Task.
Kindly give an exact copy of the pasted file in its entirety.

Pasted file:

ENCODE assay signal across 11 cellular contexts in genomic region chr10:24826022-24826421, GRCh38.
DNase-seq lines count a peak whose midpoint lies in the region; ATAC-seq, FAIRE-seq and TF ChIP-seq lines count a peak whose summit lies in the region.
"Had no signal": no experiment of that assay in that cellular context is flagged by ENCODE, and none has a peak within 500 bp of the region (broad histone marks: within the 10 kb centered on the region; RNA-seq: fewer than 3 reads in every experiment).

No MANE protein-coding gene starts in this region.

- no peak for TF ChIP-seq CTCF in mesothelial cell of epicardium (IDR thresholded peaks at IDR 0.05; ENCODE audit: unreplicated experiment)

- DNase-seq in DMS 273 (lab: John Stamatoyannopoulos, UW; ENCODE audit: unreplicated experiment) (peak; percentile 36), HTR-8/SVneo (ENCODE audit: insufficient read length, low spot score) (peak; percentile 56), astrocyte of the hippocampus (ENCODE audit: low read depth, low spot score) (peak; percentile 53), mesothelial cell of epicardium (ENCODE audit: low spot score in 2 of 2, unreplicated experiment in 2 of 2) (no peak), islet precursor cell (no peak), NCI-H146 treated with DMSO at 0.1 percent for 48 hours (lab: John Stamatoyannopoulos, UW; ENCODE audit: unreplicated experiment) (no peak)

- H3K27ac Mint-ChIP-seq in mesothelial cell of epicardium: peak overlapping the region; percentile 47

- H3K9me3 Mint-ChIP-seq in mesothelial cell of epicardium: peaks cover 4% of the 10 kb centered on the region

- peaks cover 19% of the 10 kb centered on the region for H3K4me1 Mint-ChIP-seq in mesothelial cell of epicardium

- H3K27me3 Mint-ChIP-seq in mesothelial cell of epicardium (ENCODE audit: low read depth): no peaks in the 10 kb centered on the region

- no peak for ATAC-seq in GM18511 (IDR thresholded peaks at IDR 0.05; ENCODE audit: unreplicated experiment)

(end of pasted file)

ENCODE assay signal across 11 cellular contexts in genomic region chr10:24826022-24826421, GRCh38.
DNase-seq lines count a peak whose midpoint lies in the region; ATAC-seq, FAIRE-seq and TF ChIP-seq lines count a peak whose summit lies in the region.
"Had no signal": no experiment of that assay in that cellular context is flagged by ENCODE, and none has a peak within 500 bp of the region (broad histone marks: within the 10 kb centered on the region; RNA-seq: fewer than 3 reads in every experiment).

No MANE protein-coding gene starts in this region.

- no peak for TF ChIP-seq CTCF in mesothelial cell of epicardium (IDR thresholded peaks at IDR 0.05; ENCODE audit: unreplicated experiment)

- DNase-seq in DMS 273 (lab: John Stamatoyannopoulos, UW; ENCODE audit: unreplicated experiment) (peak; percentile 36), HTR-8/SVneo (ENCODE audit: insufficient read length, low spot score) (peak; percentile 56), astrocyte of the hippocampus (ENCODE audit: low read depth, low spot score) (peak; percentile 53), mesothelial cell of epicardium (ENCODE audit: low spot score in 2 of 2, unreplicated experiment in 2 of 2) (no peak), islet precursor cell (no peak), NCI-H146 treated with DMSO at 0.1 percent for 48 hours (lab: John Stamatoyannopoulos, UW; ENCODE audit: unreplicated experiment) (no peak)

- H3K27ac Mint-ChIP-seq in mesothelial cell of epicardium: peak overlapping the region; percentile 47

- H3K9me3 Mint-ChIP-seq in mesothelial cell of epicardium: peaks cover 4% of the 10 kb centered on the region

- peaks cover 19% of the 10 kb centered on the region for H3K4me1 Mint-ChIP-seq in mesothelial cell of epicardium

- H3K27me3 Mint-ChIP-seq in mesothelial cell of epicardium (ENCODE audit: low read depth): no peaks in the 10 kb centered on the region

- no peak for ATAC-seq in GM18511 (IDR thresholded peaks at IDR 0.05; ENCODE audit: unreplicated experiment)